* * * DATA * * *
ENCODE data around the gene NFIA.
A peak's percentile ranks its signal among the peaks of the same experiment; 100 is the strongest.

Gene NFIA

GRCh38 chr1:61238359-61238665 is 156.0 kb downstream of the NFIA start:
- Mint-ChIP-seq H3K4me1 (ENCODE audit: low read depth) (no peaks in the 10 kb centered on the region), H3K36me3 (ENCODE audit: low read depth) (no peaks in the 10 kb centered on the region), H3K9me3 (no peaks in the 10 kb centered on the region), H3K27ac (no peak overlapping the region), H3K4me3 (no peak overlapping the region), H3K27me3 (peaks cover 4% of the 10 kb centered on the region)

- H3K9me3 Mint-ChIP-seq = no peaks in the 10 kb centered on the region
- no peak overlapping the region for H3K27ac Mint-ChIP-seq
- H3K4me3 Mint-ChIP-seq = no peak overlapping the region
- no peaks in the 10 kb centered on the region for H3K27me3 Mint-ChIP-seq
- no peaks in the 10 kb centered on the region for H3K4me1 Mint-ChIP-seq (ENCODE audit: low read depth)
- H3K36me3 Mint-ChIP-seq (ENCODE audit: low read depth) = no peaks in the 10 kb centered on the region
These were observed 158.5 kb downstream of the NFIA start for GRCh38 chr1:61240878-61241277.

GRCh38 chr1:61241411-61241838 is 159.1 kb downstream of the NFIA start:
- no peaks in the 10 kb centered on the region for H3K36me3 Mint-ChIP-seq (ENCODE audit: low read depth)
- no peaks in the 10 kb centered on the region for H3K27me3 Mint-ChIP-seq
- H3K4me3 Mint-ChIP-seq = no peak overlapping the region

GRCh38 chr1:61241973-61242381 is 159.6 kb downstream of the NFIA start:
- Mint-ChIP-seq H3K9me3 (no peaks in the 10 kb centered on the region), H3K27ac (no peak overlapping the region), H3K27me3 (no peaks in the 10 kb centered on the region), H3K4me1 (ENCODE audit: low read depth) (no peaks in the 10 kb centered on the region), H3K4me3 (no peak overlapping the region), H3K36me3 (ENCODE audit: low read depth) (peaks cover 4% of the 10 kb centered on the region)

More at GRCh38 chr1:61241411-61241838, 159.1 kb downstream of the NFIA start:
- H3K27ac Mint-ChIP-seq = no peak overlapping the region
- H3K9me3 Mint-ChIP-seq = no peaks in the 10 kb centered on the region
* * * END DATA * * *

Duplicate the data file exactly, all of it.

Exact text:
ENCODE data around the gene NFIA.
A peak's percentile ranks its signal among the peaks of the same experiment; 100 is the strongest.

Gene NFIA

GRCh38 chr1:61238359-61238665 is 156.0 kb downstream of the NFIA start:
- Mint-ChIP-seq H3K4me1 (ENCODE audit: low read depth) (no peaks in the 10 kb centered on the region), H3K36me3 (ENCODE audit: low read depth) (no peaks in the 10 kb centered on the region), H3K9me3 (no peaks in the 10 kb centered on the region), H3K27ac (no peak overlapping the region), H3K4me3 (no peak overlapping the region), H3K27me3 (peaks cover 4% of the 10 kb centered on the region)

- H3K9me3 Mint-ChIP-seq = no peaks in the 10 kb centered on the region
- no peak overlapping the region for H3K27ac Mint-ChIP-seq
- H3K4me3 Mint-ChIP-seq = no peak overlapping the region
- no peaks in the 10 kb centered on the region for H3K27me3 Mint-ChIP-seq
- no peaks in the 10 kb centered on the region for H3K4me1 Mint-ChIP-seq (ENCODE audit: low read depth)
- H3K36me3 Mint-ChIP-seq (ENCODE audit: low read depth) = no peaks in the 10 kb centered on the region
These were observed 158.5 kb downstream of the NFIA start for GRCh38 chr1:61240878-61241277.

GRCh38 chr1:61241411-61241838 is 159.1 kb downstream of the NFIA start:
- no peaks in the 10 kb centered on the region for H3K36me3 Mint-ChIP-seq (ENCODE audit: low read depth)
- no peaks in the 10 kb centered on the region for H3K27me3 Mint-ChIP-seq
- H3K4me3 Mint-ChIP-seq = no peak overlapping the region

GRCh38 chr1:61241973-61242381 is 159.6 kb downstream of the NFIA start:
- Mint-ChIP-seq H3K9me3 (no peaks in the 10 kb centered on the region), H3K27ac (no peak overlapping the region), H3K27me3 (no peaks in the 10 kb centered on the region), H3K4me1 (ENCODE audit: low read depth) (no peaks in the 10 kb centered on the region), H3K4me3 (no peak overlapping the region), H3K36me3 (ENCODE audit: low read depth) (peaks cover 4% of the 10 kb centered on the region)

More at GRCh38 chr1:61241411-61241838, 159.1 kb downstream of the NFIA start:
- H3K27ac Mint-ChIP-seq = no peak overlapping the region
- H3K9me3 Mint-ChIP-seq = no peaks in the 10 kb centered on the region